The photos, snapped under the "R.J. Reynolds -- Tobacco U.S.A." sign, only briefly interrupted the distribution of free cigarettes. Down the way, representatives of Philip Morris were busily dispensing their own brands as quickly as delegates could pocket them. And at the fashion show, cosponsored by Philip Morris, free samples of Virginia Slims Menthols were distributed in bags of favors at each place setting. "To borrow a phrase from our Virginia Slims brand," Philip Morris Vice President Stanley S. Scott said in introducing the fashion show, "You've come a long way."

Edelman, who alluded in her speech to the need to address alcohol and tobacco abuse in the black community, said of the tobacco firms' sponsorship, "It's a paradox that bothers me. There are no pure things, but it concerns me."

Freshman Rep. Floyd Flake (D-N.Y.) defended the companies' involvement in the weekend's events. "One of the things people must realize is that {RJR} and Stan Scott have been so overwhelmingly supportive over the years of black concerns. I think the issue is not whether they're providing favors, but a long relationship with {black} causes."

But Rep. John Conyers Jr. (D-Mich.) said the caucus must reevaluate the sponsorship of both tobacco and alcohol companies, "not only in caucus activities, but in terms of advertising activities in black communities.

"They're always there on the spot with scholarships ... {But} with all appreciation for their corporate charity, where are they in terms of the health statistics showing black mortality is leaping off the statistical pages in terms of alcohol and cigarette-related diseases?" According to the Centers for Disease Control, black men between the ages of 25 and 34 represent the highest rate of smokers -- 46.9 percent -- of any group in the country. Overall, 26.5 percent of adults smoke.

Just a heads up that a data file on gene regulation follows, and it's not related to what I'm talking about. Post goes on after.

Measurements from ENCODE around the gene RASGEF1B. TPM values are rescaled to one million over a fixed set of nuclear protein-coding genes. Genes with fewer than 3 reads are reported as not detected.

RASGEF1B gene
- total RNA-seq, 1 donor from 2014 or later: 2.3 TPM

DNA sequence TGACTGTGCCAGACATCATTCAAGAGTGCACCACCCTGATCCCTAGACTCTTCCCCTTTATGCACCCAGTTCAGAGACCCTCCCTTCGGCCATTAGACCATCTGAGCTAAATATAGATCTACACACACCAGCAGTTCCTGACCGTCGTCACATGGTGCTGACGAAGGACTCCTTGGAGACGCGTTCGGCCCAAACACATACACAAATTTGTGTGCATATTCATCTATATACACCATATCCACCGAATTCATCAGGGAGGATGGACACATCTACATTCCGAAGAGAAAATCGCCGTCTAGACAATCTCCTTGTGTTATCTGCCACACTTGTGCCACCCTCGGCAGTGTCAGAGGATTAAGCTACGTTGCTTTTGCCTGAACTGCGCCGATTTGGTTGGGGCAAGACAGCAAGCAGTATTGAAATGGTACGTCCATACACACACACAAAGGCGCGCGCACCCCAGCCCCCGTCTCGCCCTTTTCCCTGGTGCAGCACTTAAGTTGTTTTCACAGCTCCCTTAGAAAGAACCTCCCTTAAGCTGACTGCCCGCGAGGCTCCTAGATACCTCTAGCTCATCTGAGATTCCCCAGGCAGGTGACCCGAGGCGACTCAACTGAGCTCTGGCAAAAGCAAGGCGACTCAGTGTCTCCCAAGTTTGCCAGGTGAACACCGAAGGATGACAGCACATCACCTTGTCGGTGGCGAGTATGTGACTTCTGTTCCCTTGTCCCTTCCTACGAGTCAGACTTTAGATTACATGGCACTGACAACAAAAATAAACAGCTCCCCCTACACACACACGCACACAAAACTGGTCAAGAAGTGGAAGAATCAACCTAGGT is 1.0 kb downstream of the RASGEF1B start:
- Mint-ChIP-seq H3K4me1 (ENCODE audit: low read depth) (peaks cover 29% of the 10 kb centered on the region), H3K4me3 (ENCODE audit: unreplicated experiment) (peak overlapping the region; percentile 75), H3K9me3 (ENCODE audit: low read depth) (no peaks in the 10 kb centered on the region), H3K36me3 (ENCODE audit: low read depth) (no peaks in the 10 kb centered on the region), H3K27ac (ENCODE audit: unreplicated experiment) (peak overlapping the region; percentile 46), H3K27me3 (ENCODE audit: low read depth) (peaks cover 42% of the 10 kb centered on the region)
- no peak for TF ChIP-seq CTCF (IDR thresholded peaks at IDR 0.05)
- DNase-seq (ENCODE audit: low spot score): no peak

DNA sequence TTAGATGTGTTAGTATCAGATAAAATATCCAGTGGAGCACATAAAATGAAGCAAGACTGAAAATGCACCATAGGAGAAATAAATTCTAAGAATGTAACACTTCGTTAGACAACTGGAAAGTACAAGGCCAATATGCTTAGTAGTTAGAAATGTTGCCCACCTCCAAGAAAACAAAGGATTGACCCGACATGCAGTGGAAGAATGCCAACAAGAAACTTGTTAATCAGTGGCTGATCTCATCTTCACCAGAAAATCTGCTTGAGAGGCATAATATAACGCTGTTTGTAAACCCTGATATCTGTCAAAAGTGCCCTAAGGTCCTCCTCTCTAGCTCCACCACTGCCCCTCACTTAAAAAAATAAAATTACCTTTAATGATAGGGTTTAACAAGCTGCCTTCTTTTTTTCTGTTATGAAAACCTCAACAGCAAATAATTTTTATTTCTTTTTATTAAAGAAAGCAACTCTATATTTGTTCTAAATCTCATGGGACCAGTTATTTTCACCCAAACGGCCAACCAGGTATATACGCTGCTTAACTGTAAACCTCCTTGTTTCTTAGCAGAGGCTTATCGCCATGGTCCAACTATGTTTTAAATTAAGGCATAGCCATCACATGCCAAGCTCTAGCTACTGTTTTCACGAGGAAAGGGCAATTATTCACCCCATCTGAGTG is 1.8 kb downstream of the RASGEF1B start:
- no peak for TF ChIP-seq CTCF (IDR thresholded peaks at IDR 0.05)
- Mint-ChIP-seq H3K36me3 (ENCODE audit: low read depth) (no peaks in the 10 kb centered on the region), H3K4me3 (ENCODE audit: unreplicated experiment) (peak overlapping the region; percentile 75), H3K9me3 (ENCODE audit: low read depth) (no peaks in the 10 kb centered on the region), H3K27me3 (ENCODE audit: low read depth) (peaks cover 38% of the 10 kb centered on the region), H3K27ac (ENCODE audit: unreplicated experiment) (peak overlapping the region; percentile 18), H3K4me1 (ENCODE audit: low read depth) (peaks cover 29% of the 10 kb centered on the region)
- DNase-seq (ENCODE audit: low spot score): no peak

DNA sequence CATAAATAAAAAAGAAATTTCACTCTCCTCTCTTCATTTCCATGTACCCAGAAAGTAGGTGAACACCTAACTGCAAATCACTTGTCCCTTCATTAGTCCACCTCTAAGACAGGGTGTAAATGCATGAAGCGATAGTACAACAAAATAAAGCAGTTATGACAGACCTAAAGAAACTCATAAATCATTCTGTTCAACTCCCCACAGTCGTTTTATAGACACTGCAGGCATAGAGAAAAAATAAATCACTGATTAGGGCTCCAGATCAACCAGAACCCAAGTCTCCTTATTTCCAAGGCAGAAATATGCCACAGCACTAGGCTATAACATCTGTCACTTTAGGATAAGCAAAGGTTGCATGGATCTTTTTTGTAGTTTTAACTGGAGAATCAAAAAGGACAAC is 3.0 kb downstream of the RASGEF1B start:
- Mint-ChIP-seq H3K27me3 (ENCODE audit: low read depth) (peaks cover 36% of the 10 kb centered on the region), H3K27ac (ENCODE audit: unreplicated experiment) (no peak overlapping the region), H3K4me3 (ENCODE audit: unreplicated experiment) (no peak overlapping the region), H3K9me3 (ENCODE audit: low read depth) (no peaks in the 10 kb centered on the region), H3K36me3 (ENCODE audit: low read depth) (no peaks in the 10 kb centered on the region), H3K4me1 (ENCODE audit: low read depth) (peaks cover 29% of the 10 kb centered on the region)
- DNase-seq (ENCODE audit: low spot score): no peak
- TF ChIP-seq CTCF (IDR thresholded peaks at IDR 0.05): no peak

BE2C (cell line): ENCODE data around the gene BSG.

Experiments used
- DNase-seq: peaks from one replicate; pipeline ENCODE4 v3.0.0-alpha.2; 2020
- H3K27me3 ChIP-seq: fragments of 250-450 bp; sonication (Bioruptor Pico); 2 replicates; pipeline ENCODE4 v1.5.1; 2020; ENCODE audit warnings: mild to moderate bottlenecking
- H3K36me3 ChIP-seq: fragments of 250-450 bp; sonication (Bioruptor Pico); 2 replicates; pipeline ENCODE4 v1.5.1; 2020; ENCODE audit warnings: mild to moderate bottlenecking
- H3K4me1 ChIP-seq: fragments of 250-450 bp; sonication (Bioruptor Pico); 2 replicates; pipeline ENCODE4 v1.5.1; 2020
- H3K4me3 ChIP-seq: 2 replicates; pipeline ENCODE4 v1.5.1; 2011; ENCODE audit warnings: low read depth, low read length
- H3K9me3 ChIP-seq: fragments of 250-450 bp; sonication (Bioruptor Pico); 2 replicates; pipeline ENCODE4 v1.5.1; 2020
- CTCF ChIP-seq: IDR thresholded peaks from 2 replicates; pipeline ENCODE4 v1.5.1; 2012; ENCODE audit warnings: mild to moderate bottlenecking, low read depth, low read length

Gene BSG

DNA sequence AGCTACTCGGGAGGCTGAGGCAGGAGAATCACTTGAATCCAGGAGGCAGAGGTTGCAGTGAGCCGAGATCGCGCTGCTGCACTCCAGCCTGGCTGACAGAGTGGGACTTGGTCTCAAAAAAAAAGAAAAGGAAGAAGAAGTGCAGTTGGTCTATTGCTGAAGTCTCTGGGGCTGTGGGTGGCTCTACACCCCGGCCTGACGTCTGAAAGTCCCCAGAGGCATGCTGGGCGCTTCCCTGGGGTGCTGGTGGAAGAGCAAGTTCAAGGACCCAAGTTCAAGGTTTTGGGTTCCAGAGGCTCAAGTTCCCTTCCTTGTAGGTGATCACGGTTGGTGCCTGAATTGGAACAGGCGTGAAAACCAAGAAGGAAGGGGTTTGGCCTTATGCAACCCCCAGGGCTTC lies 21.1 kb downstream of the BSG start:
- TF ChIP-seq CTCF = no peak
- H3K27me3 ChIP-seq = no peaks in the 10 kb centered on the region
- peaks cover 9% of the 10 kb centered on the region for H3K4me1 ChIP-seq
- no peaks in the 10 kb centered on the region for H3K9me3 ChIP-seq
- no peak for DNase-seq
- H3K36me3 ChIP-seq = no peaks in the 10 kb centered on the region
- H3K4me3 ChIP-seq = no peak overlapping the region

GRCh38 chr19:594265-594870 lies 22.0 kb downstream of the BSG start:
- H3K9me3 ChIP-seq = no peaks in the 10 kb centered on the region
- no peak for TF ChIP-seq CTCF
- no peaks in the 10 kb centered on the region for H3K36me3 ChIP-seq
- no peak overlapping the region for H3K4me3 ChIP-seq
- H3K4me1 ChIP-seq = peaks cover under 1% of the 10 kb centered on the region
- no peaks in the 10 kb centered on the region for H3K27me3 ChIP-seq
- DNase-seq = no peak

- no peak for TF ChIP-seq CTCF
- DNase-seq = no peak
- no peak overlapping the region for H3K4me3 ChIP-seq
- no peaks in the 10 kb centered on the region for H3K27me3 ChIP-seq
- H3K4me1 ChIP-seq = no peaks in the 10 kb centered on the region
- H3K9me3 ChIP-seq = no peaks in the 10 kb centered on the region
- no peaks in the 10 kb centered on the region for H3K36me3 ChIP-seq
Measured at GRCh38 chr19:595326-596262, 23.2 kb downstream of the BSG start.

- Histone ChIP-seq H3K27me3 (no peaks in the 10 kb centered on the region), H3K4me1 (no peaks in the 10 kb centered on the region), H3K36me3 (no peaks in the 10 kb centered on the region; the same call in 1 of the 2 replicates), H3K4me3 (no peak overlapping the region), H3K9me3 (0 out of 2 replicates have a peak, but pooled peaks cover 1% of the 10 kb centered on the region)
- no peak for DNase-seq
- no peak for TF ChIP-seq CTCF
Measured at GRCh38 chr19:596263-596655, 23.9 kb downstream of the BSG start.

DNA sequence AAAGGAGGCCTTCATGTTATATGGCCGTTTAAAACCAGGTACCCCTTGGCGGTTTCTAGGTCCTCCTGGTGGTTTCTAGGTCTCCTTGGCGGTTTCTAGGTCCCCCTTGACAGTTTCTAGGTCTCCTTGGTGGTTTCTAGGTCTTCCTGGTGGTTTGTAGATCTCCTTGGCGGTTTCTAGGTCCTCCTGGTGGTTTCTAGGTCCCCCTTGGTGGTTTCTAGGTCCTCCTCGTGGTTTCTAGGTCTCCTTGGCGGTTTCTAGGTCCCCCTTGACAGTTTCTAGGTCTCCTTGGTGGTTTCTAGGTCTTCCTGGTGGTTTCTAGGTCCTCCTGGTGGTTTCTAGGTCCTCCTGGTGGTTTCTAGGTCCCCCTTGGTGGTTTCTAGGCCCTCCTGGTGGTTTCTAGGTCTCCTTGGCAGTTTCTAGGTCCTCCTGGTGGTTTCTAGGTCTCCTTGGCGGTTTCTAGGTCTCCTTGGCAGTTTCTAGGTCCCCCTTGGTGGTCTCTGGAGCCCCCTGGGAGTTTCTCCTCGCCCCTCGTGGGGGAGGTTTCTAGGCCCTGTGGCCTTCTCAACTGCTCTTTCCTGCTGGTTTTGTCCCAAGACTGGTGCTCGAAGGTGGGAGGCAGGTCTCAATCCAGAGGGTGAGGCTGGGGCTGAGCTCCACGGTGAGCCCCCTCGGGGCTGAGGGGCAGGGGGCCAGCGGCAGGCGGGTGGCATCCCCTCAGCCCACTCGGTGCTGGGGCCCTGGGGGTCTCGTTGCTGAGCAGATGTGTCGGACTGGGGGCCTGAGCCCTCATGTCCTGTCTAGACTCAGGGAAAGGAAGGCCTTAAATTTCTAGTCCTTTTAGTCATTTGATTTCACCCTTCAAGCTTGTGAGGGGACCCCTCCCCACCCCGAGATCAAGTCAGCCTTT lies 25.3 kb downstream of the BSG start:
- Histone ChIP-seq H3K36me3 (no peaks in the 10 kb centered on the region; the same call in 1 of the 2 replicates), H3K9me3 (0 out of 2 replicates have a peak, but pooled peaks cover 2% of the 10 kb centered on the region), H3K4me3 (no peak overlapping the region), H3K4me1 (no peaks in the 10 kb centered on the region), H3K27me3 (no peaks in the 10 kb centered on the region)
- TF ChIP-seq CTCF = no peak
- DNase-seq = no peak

"There's no way we can compartmentalize our lives conveniently, to say, 'thanks so much for your promotion,' and ignore statistics. Somewhere in our lives, and in our body politic, we have to confront their commercial and advertising practices," said Conyers.

Rep. Charles Rangel (D-N.Y.), who came to Congress the year the Congressional Black Caucus hosted its first weekend, marveled at how far the event had come. "This was one of the most exciting, substantive weekends we've ever had," he said. "It's fantastic we don't have to make emotional appeals anymore. We can now make them on a substantive basis," a gain he said has been "a gradual change over the years."

Following three days of events -- however substantive -- in hotel basements, the small brunch throng on the lawn of the Thomas Law House yesterday looked relieved to greet the midday sun. They ate the National Urban Coalition's ham and eggs and discussed Edelman's speech of the night before.

"I think she was saying things that people believe and don't often say," Virginia Lt. Gov. L. Douglas Wilder summarized, "something people need to say. We shouldn't have to have these catalysts to stir us.

"This is what we must teach our children," he added: "That life is hard, it may get harder, but it will be hardest if you don't help yourselves.